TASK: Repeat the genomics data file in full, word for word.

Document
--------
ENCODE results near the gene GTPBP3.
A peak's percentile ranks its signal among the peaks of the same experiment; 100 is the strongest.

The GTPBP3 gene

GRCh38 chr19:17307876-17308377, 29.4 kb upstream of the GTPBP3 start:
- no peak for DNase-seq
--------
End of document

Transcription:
ENCODE results near the gene GTPBP3.
A peak's percentile ranks its signal among the peaks of the same experiment; 100 is the strongest.

The GTPBP3 gene

GRCh38 chr19:17307876-17308377, 29.4 kb upstream of the GTPBP3 start:
- no peak for DNase-seq